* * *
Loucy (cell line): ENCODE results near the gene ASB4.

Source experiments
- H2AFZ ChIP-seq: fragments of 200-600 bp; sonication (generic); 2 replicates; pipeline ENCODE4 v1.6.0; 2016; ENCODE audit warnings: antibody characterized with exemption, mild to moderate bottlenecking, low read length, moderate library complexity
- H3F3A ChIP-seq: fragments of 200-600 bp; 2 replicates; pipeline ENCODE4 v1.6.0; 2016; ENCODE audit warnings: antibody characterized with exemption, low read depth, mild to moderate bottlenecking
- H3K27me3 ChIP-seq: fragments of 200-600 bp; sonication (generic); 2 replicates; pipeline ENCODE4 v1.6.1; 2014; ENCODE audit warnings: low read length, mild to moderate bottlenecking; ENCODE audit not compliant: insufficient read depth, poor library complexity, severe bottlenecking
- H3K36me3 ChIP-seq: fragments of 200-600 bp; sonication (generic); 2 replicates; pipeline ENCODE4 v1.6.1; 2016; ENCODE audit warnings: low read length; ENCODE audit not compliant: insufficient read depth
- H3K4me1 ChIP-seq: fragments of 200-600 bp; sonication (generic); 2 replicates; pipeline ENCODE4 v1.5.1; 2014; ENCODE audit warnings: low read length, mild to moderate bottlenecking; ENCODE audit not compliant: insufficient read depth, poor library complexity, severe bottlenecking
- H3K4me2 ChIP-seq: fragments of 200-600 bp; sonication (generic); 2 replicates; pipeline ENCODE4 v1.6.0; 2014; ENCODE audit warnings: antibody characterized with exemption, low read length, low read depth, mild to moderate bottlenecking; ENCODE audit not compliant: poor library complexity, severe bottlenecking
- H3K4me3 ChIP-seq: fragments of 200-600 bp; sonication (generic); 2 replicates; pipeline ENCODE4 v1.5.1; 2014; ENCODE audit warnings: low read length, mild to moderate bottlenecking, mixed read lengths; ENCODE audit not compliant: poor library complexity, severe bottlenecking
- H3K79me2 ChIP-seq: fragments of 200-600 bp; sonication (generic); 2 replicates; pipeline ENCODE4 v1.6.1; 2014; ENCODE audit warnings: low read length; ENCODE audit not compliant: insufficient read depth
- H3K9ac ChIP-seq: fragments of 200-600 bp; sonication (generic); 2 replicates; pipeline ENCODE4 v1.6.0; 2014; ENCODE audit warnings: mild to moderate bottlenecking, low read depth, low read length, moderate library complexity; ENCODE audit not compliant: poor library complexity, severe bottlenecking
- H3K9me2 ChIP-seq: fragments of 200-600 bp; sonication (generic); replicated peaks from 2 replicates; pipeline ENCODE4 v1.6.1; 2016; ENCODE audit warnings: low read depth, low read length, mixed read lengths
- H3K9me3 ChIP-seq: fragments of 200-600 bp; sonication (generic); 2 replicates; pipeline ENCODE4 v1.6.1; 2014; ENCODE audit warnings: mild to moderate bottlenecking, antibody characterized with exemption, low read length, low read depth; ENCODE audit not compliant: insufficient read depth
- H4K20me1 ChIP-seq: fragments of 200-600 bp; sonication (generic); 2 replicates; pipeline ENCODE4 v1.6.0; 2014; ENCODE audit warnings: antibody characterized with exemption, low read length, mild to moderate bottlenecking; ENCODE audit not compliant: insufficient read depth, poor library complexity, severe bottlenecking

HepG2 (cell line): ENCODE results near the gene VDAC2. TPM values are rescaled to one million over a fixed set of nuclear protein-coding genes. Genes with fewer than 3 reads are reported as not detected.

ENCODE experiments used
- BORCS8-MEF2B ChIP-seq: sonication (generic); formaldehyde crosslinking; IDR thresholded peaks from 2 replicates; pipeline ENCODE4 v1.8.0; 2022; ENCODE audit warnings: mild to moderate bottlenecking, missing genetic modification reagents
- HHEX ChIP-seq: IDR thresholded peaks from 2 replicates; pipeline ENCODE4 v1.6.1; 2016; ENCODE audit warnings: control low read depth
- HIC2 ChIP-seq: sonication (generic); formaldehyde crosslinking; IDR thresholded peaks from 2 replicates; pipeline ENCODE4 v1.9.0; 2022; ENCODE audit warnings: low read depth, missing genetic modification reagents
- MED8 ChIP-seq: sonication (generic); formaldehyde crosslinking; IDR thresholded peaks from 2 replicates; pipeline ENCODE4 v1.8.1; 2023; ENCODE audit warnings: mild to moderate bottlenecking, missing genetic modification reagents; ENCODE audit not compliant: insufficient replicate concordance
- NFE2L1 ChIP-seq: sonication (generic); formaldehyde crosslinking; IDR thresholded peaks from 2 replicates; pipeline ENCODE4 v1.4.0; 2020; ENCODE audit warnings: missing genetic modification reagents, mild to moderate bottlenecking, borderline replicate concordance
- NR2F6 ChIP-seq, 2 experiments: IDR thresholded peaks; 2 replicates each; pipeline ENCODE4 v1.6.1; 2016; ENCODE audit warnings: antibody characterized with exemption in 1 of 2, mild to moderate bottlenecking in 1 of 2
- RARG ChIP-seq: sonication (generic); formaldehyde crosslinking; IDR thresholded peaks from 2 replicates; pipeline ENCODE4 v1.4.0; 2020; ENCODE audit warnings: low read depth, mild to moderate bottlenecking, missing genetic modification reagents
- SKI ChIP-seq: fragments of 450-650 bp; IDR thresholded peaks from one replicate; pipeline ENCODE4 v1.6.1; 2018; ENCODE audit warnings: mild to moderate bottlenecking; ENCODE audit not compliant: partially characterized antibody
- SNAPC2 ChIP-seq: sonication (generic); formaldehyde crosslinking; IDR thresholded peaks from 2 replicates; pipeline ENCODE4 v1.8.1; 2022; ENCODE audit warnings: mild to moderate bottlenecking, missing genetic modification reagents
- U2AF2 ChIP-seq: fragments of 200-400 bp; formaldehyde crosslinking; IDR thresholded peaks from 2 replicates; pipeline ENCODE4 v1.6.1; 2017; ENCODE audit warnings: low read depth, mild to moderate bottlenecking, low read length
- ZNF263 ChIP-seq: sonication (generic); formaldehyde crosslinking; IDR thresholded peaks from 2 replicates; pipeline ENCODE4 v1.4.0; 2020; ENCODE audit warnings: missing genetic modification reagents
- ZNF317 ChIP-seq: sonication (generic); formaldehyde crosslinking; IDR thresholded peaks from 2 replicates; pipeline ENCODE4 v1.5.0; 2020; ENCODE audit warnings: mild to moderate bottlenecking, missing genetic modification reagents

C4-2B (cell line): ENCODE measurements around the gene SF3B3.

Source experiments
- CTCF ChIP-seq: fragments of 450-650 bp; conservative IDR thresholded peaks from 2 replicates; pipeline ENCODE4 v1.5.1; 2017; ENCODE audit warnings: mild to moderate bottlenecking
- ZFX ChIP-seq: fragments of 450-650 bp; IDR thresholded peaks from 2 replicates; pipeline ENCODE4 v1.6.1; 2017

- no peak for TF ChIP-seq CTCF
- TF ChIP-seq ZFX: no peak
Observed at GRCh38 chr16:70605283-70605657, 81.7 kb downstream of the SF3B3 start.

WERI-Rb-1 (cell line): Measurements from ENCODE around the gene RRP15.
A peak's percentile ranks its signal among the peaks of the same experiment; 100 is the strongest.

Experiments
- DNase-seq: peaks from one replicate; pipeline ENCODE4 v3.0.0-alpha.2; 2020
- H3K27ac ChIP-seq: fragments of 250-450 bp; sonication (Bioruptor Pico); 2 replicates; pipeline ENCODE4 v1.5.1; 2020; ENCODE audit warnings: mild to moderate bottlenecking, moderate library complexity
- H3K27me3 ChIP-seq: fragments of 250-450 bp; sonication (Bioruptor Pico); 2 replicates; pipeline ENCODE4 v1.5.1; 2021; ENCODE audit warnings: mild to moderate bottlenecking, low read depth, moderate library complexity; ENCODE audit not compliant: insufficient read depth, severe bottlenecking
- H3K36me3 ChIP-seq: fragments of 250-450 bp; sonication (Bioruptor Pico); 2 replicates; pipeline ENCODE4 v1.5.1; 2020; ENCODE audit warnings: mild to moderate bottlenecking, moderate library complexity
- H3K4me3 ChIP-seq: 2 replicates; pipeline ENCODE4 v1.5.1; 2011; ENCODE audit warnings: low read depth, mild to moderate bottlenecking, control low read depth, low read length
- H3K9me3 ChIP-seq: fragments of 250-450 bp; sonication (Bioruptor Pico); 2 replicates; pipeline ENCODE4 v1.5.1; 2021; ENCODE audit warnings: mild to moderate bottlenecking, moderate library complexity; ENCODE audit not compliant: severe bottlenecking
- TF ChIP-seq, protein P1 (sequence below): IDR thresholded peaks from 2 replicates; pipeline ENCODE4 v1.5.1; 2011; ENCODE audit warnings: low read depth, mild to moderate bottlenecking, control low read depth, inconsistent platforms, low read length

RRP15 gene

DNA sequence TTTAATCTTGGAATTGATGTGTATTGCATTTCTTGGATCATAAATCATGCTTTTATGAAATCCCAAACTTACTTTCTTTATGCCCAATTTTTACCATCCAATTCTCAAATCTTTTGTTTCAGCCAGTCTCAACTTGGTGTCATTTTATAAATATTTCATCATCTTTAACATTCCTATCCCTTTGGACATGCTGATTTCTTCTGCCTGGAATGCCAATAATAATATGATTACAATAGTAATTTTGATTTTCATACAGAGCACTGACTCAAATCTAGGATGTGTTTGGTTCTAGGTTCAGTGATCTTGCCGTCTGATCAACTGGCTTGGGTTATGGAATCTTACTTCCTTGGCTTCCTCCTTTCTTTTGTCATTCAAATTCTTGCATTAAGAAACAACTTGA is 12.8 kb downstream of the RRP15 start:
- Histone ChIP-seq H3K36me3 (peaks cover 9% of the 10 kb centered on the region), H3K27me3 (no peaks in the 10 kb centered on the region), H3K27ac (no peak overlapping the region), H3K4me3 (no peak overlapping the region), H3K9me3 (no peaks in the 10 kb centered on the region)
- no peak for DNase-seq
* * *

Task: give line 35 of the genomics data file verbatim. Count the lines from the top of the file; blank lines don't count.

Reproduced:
Observed at GRCh38 chr16:70605283-70605657, 81.7 kb downstream of the SF3B3 start.